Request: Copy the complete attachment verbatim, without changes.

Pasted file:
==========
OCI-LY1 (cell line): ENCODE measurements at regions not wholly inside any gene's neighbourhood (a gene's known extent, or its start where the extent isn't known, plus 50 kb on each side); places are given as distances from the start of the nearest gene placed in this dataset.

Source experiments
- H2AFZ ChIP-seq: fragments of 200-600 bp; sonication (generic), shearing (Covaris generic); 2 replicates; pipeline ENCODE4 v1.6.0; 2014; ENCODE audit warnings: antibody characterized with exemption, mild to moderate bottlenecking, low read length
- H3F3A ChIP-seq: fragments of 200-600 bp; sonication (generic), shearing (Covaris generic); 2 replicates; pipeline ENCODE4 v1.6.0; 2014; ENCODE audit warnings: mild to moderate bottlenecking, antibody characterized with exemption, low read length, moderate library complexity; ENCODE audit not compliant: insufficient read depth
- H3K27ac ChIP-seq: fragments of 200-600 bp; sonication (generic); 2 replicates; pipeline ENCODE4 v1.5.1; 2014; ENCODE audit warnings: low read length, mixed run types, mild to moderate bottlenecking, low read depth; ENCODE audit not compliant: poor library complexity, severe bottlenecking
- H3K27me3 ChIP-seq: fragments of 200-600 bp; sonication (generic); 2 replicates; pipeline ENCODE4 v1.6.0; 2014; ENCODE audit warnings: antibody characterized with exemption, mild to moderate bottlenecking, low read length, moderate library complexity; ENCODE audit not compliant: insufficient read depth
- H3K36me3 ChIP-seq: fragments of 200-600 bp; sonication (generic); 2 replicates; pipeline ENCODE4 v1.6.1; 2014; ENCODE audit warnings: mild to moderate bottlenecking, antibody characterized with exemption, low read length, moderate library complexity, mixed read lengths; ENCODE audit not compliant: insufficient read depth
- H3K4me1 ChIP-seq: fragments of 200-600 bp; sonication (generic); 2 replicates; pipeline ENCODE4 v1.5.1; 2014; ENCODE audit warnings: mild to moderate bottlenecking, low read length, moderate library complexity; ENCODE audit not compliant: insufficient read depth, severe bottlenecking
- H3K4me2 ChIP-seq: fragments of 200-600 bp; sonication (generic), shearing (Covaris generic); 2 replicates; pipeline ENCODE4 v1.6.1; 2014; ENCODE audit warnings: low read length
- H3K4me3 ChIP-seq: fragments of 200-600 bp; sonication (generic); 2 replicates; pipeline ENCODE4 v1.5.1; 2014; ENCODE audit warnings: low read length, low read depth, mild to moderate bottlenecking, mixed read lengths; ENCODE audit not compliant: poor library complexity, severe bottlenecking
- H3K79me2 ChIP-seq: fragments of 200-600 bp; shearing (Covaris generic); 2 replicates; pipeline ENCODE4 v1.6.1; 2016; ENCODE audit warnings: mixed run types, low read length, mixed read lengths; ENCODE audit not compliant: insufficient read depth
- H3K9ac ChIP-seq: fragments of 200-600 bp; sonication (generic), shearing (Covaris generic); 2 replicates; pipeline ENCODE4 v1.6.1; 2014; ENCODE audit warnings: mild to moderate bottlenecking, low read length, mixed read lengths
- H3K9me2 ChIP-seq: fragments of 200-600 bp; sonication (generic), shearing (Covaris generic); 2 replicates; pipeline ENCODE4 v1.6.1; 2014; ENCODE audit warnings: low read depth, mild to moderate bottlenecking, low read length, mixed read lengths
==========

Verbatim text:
OCI-LY1 (cell line): ENCODE measurements at regions not wholly inside any gene's neighbourhood (a gene's known extent, or its start where the extent isn't known, plus 50 kb on each side); places are given as distances from the start of the nearest gene placed in this dataset.

Source experiments
- H2AFZ ChIP-seq: fragments of 200-600 bp; sonication (generic), shearing (Covaris generic); 2 replicates; pipeline ENCODE4 v1.6.0; 2014; ENCODE audit warnings: antibody characterized with exemption, mild to moderate bottlenecking, low read length
- H3F3A ChIP-seq: fragments of 200-600 bp; sonication (generic), shearing (Covaris generic); 2 replicates; pipeline ENCODE4 v1.6.0; 2014; ENCODE audit warnings: mild to moderate bottlenecking, antibody characterized with exemption, low read length, moderate library complexity; ENCODE audit not compliant: insufficient read depth
- H3K27ac ChIP-seq: fragments of 200-600 bp; sonication (generic); 2 replicates; pipeline ENCODE4 v1.5.1; 2014; ENCODE audit warnings: low read length, mixed run types, mild to moderate bottlenecking, low read depth; ENCODE audit not compliant: poor library complexity, severe bottlenecking
- H3K27me3 ChIP-seq: fragments of 200-600 bp; sonication (generic); 2 replicates; pipeline ENCODE4 v1.6.0; 2014; ENCODE audit warnings: antibody characterized with exemption, mild to moderate bottlenecking, low read length, moderate library complexity; ENCODE audit not compliant: insufficient read depth
- H3K36me3 ChIP-seq: fragments of 200-600 bp; sonication (generic); 2 replicates; pipeline ENCODE4 v1.6.1; 2014; ENCODE audit warnings: mild to moderate bottlenecking, antibody characterized with exemption, low read length, moderate library complexity, mixed read lengths; ENCODE audit not compliant: insufficient read depth
- H3K4me1 ChIP-seq: fragments of 200-600 bp; sonication (generic); 2 replicates; pipeline ENCODE4 v1.5.1; 2014; ENCODE audit warnings: mild to moderate bottlenecking, low read length, moderate library complexity; ENCODE audit not compliant: insufficient read depth, severe bottlenecking
- H3K4me2 ChIP-seq: fragments of 200-600 bp; sonication (generic), shearing (Covaris generic); 2 replicates; pipeline ENCODE4 v1.6.1; 2014; ENCODE audit warnings: low read length
- H3K4me3 ChIP-seq: fragments of 200-600 bp; sonication (generic); 2 replicates; pipeline ENCODE4 v1.5.1; 2014; ENCODE audit warnings: low read length, low read depth, mild to moderate bottlenecking, mixed read lengths; ENCODE audit not compliant: poor library complexity, severe bottlenecking
- H3K79me2 ChIP-seq: fragments of 200-600 bp; shearing (Covaris generic); 2 replicates; pipeline ENCODE4 v1.6.1; 2016; ENCODE audit warnings: mixed run types, low read length, mixed read lengths; ENCODE audit not compliant: insufficient read depth
- H3K9ac ChIP-seq: fragments of 200-600 bp; sonication (generic), shearing (Covaris generic); 2 replicates; pipeline ENCODE4 v1.6.1; 2014; ENCODE audit warnings: mild to moderate bottlenecking, low read length, mixed read lengths
- H3K9me2 ChIP-seq: fragments of 200-600 bp; sonication (generic), shearing (Covaris generic); 2 replicates; pipeline ENCODE4 v1.6.1; 2014; ENCODE audit warnings: low read depth, mild to moderate bottlenecking, low read length, mixed read lengths